How ISRO Can Join Hands with Private Enterprise
rocket blasting into space doesn’t make news today, such routine are satellite launches and so mature is technology. But, in May, a rocket launch by Californian company SpaceX made news. In fact, it made history as it became the first commercial vehicle to visit the International Space Station (ISS). The launch also signalled an era of private enterprise entering space—US space agency Nasa’s biggest bet in recent times of entrusting small, private companies with big, public responsibilities.
At Antariksh Bhavan, Indian Space Research Organisation’s (Isro) headquarters in Bangalore, Chairman K Radhakrishnan is shuffling his cards for a somewhat similar bet: Of entrusting Indian companies with the task of building rockets and satellites. Isro has a nearly 30-year-old partnership with the Indian industry. Its enduring tango with 400-odd companies has often been cited as a model for the defence sector to emulate.
But what Radhakrishnan is now proposing is of a much higher order: It requires the industry to put its skin in the game. He wants the industry to form a consortium and build a Polar Satellite Launch Vehicle (PSLV)—Isro’s workhorse with 21 consecutive launches—by 2017.
The project may sound over-ambitious, but, in reality, Isro’s time is running out. The 12th Five-Year Plan has sanctioned at least 58 missions in the next five years, as against 29 in the previous five. This boils down to almost one launch a month. The outlay has also doubled from Rs 20,000 crore to Rs 39,750 crore. As Isro can’t double its internal resources, its flight path terminates at the industry.
Globally, this is how most space agencies have built their programmes as well as their local space industry. The US has a tradition of major firms competing for business, with Nasa acting as a managing and contracting organisation. Russia is also catching on, though they have some competing state-run firms too. China is an enigma for most, but experts believe it is taking the Russia route.
On its part, Isro has closely worked with the private sector before; nearly 60 percent of its budget goes to the industry. The catch is that it has never delegated a fully functional system, say, an engine, to a company. To expect a functional launch vehicle or a satellite from the industry now, Isro will not only have to change its business and organisational model but even its contractual rulebook. That may turn out to be no less challenging than the deep space exploration it has taken up recently. Radhakrishnan says it is possible within the existing government framework. “Five years is a good period in which we can see a launch coming out of the new arrangement; I see a lot of enthusiasm [in the industry].”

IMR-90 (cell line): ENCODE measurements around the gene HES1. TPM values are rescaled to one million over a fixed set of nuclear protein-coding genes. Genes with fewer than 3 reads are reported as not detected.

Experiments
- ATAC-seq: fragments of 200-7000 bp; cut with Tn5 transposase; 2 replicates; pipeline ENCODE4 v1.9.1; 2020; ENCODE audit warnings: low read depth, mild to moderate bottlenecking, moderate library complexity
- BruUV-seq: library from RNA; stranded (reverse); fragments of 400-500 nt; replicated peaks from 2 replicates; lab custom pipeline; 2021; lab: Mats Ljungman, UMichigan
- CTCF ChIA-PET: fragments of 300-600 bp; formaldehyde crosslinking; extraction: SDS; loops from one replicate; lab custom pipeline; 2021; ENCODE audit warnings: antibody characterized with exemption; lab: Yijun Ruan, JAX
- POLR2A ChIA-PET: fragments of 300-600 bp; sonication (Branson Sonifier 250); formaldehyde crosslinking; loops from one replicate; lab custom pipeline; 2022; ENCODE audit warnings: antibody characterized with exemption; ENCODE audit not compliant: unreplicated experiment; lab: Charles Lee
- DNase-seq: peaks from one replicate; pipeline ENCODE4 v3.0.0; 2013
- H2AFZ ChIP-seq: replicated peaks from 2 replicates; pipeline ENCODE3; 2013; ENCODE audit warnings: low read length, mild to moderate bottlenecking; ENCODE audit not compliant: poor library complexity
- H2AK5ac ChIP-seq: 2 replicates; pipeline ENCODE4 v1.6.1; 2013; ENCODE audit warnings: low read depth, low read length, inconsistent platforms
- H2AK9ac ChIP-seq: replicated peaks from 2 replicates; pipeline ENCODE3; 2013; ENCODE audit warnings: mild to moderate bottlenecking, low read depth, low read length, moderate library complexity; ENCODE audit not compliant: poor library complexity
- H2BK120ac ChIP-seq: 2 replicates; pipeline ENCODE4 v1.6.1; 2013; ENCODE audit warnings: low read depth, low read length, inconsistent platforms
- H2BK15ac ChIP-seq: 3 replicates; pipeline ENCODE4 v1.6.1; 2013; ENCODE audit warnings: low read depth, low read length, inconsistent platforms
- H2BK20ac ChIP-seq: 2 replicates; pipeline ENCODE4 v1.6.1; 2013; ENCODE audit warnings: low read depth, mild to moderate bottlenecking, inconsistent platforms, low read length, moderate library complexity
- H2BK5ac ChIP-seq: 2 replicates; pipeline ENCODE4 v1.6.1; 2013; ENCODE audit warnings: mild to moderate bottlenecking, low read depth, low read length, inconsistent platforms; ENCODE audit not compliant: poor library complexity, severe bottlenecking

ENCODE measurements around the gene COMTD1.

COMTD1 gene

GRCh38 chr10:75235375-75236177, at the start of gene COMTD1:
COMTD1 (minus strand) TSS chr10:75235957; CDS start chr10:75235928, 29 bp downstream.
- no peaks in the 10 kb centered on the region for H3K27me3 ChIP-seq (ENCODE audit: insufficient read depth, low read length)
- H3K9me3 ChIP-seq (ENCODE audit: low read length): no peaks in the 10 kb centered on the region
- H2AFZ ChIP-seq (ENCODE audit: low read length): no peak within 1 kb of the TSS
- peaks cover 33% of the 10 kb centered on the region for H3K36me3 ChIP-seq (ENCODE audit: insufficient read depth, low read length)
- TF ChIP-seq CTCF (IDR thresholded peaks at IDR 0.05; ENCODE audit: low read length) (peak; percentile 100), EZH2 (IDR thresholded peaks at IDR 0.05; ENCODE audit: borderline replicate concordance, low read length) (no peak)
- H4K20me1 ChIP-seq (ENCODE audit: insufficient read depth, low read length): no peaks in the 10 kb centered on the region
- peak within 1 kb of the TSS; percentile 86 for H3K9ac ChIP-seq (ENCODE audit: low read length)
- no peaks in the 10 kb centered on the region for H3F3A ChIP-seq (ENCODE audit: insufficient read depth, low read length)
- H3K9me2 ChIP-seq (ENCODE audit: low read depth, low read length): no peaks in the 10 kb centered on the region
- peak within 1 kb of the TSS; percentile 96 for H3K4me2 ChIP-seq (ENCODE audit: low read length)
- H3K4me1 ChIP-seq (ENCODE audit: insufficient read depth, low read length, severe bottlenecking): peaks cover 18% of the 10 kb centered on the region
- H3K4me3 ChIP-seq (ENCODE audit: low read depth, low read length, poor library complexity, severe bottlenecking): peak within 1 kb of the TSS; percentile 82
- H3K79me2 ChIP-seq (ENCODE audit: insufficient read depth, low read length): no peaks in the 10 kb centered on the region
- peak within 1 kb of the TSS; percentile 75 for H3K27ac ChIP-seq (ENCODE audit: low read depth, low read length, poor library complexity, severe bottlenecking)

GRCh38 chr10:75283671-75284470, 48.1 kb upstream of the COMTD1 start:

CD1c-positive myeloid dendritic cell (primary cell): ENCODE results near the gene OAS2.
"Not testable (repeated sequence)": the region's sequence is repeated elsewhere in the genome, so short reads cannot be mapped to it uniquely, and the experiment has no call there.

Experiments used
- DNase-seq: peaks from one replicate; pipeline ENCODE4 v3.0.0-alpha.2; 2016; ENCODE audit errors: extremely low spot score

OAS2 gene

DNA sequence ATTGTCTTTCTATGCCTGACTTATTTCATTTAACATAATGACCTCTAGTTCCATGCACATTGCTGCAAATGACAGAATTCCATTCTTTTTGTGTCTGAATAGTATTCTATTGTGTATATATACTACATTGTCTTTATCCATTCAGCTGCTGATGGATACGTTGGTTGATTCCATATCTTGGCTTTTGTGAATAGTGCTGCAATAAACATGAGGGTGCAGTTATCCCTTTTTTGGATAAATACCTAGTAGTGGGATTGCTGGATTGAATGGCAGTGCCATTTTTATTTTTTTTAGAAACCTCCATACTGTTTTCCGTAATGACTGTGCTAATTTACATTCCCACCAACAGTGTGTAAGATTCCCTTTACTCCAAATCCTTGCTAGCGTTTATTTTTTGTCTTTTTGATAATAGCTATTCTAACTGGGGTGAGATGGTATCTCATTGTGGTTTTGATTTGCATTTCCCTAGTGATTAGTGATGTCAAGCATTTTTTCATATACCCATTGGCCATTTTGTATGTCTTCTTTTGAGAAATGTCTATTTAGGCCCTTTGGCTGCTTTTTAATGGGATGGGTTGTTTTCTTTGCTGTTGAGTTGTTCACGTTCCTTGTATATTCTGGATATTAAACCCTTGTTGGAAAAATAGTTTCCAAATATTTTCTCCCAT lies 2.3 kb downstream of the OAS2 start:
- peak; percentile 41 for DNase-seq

For the industry, the opportunity is unprecedented: Rs 20,000 crore, i.e. nearly half of the Plan outlay in the domestic market, and the chance to enter the global supply chain of a market that is worth $290 billion today.
It was in the mid ’70s that Isro first began to engage with the industry for supplying components. It increased its ambit in the ’80s when its programmes began to mature. In 1983, Hindustan Aeronautical Limited (HAL) signed an MoU with Isro under which the former dedicated a 54-acre facility for building parts of launch vehicles. That was also the time when Godrej & Boyce kicked off its association with Isro by supplying satellite parts. Over time, they started making liquid engines. One of Isro’s oldest partners is Larsen & Toubro which, in the last 35 years, has worked on all versions of launch vehicles.
Today, the industry does nearly 80 percent of the value addition to PSLV. But Isro maintains a tight control on quality and final integration. It supplies everything from design to materials—even the nuts, bolts and washers. If the industry has to step up, Isro will have to let go of many of its intermediary functions. Companies like L&T and HAL say they are prepared to procure materials, which are often subject to international controls.
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